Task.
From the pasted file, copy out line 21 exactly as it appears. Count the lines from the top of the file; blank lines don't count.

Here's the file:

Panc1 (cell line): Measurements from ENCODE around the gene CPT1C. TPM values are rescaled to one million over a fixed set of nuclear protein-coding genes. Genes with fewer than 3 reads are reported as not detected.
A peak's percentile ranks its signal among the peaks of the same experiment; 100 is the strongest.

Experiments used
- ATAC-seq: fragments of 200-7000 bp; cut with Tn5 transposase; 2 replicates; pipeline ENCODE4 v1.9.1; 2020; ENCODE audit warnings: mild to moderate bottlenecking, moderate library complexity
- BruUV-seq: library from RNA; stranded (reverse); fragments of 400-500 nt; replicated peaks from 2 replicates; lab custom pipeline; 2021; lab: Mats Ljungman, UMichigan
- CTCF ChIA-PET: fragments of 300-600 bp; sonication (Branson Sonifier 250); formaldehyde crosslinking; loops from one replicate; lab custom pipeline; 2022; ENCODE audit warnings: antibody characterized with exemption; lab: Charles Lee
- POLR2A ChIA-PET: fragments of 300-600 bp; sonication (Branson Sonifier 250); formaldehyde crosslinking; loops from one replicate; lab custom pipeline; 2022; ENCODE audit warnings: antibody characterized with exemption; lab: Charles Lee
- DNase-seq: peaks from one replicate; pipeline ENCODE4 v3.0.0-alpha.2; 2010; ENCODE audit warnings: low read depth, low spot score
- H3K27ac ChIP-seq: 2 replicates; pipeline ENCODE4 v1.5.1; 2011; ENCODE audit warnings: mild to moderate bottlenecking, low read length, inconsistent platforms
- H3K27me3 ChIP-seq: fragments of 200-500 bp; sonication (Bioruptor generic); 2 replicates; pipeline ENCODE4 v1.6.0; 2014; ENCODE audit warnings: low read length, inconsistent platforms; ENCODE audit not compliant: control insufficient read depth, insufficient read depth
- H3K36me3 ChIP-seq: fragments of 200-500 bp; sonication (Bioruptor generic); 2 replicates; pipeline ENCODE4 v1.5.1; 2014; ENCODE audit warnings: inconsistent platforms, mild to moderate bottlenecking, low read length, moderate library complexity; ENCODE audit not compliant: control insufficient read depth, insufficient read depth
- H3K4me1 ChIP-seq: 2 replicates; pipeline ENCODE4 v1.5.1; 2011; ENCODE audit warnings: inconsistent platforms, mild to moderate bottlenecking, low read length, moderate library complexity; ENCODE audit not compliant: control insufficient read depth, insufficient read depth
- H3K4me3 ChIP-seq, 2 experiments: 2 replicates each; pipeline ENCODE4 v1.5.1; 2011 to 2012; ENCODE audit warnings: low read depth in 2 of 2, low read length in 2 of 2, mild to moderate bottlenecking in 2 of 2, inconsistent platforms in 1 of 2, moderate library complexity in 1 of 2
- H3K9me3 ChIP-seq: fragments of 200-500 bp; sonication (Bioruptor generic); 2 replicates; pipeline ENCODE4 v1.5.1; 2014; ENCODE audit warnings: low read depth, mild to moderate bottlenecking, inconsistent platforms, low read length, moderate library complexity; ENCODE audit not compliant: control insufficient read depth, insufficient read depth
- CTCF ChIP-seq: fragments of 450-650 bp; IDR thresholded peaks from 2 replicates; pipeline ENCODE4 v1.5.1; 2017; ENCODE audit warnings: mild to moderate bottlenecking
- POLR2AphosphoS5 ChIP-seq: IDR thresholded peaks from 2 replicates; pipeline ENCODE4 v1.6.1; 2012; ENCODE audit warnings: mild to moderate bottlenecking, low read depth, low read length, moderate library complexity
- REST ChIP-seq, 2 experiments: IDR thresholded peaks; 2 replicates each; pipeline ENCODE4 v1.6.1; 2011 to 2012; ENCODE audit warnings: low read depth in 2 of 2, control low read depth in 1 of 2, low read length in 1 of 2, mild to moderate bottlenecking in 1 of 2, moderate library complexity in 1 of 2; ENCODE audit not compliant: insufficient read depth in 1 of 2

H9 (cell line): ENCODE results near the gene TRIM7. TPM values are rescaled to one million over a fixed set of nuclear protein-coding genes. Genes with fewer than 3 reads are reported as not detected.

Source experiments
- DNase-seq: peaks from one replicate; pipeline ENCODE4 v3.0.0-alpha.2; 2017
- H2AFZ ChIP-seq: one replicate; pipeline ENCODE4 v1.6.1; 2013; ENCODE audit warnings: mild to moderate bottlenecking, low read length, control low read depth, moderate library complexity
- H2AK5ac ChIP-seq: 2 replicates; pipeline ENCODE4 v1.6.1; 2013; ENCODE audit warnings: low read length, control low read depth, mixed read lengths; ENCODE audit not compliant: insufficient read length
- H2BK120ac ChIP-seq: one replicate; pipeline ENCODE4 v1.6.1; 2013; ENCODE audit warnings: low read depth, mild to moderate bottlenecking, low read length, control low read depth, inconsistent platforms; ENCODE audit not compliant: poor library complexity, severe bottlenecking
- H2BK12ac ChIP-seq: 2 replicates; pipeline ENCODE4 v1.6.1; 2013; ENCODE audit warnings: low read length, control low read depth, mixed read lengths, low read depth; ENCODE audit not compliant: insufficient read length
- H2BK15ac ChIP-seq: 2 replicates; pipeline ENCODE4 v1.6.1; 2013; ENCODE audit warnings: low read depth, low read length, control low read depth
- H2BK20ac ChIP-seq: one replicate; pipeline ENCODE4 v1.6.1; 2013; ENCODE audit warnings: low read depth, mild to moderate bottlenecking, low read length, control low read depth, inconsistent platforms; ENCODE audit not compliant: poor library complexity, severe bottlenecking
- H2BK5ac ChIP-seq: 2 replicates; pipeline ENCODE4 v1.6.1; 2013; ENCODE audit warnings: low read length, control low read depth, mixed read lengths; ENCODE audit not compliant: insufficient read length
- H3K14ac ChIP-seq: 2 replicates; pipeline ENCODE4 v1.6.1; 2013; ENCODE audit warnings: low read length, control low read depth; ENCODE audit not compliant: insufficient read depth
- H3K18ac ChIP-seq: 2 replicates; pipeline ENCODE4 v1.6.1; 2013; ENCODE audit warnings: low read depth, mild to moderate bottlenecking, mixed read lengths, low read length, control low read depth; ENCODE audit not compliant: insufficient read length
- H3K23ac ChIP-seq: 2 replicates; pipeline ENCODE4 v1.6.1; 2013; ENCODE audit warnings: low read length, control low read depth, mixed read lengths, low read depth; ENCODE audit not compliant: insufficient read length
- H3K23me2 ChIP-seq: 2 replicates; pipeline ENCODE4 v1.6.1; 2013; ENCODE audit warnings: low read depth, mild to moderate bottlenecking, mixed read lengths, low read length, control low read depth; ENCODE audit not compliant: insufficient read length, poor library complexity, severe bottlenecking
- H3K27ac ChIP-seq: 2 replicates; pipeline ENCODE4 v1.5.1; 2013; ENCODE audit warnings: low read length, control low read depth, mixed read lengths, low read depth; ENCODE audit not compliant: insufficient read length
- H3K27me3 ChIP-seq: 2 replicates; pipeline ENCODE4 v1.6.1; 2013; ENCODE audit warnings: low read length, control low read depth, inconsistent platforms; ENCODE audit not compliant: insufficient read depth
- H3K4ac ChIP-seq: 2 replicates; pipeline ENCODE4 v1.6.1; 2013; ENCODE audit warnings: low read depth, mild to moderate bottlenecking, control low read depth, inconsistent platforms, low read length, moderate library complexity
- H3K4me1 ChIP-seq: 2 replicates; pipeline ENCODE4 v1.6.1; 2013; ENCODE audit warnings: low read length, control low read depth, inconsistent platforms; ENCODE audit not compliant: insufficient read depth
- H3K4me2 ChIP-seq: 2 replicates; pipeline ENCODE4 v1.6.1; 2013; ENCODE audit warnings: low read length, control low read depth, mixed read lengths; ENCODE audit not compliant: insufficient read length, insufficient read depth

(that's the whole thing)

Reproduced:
- H2AFZ ChIP-seq: one replicate; pipeline ENCODE4 v1.6.1; 2013; ENCODE audit warnings: mild to moderate bottlenecking, low read length, control low read depth, moderate library complexity